Maggie Frank, LPC
Suicide continues to be one of the leading causes of death among teens and young adults. Somewhere, the ability to cope, communicate, and ask for help gives way, and unhealthy ways of coping with difficult situations arise. This short document is intended to help us all think more on this challenging topic, in order to talk more on this difficult topic.
Where to start:
Realize that talking to a youth or teen about suicide does not imply you are giving them ideas about suicide. What you are doing is providing an opportunity to connect with them, to say, “I care, even though this topic is uncomfortable, I want you to know you can come to me and talk about it.”
Consider the quote: “I’m drowning, and you’re standing three feet away screaming, ‘learn how to swim’.”
As much as it is inexpressibly hard to go through trying to help someone dealing with depression, suicidal thoughts, or other stressors or mental state. It is important to know that often, the youth or teen is not knowing how to deal with whatever it is that they are facing. Emotional maturity does not fully take place until closer to 25 for most young adults. Thus, the challenges that they may face do not make sense to them and cannot be understood or clearly thought through without support/guidance/help from others. This is not an excuse. Merely a comment I hear over and over, “I just do not know how to deal with this”. Quick comments, especially from emotional people who are trying to help, can often cause more anxiousness and challenges in the moment when spoken out of frustration or confusion. Just be aware and conscious of how you are doing while having the conversation.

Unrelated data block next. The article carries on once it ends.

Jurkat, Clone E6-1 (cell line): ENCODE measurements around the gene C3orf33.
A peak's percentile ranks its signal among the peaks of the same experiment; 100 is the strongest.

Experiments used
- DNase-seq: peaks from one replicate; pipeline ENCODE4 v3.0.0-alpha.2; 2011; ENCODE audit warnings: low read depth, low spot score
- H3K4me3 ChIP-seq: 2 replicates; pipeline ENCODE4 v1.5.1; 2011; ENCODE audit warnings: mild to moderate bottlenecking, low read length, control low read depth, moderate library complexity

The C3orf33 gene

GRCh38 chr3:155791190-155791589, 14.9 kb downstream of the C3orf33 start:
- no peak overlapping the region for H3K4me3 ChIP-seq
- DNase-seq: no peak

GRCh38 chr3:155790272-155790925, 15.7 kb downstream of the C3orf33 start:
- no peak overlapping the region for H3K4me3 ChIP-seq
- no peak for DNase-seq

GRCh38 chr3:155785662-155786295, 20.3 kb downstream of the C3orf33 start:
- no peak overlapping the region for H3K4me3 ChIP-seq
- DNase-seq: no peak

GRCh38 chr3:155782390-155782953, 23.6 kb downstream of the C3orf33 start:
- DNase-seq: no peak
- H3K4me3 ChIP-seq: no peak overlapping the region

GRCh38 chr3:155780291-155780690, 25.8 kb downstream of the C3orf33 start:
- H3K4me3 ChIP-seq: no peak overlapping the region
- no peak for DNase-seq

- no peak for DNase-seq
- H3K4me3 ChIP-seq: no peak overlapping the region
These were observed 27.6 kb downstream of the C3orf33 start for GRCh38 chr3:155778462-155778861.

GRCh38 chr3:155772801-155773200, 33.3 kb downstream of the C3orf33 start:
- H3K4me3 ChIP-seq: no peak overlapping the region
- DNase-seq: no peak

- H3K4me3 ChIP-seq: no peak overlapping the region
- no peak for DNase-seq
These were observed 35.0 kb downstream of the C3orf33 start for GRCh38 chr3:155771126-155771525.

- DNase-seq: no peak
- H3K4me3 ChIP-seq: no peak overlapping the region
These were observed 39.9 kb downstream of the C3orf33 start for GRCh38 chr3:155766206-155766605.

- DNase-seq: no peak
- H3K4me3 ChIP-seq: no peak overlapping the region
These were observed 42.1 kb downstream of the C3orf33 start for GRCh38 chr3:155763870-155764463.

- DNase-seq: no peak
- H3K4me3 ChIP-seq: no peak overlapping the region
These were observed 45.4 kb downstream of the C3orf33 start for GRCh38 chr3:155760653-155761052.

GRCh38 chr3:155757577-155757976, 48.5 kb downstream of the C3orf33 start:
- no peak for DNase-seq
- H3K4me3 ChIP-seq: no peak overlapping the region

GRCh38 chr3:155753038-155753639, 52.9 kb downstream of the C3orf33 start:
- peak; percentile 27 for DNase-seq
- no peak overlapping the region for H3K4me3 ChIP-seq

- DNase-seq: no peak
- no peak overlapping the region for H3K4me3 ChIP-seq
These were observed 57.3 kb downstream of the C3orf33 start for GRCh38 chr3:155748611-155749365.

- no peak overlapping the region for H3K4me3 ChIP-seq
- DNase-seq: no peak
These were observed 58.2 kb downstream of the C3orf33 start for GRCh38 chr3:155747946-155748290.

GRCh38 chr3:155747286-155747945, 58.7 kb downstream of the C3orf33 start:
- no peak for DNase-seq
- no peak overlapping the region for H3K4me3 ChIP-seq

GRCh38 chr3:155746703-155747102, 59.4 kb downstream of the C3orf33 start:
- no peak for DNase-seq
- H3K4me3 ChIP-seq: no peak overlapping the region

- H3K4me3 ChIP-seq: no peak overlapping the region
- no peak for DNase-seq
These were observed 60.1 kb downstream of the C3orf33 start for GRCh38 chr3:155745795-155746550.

Topics to cover in the conversation:
-What is suicide. Not necessarily how someone commits it (this is a topic area you as a family need to decide how far to go on). But, the basics, that it is a permanent decision, and that there are always people to help in hard times.
-To know the warning signs for someone who may be planning and who to go to if you find out someone is planning.
-How to ask for help if that someone who is struggling is yourself.
-Express, that it is hard to ask for help, and yes, sometimes you will struggle in life – struggle very much. But, there is nothing wrong with going through a struggle/challenge/difficulty/depression – and that it does not define you (or the person who is contemplating suicide).
-Why someone chooses suicide.
-The permanency of suicide.
-How suicide affects the survivors.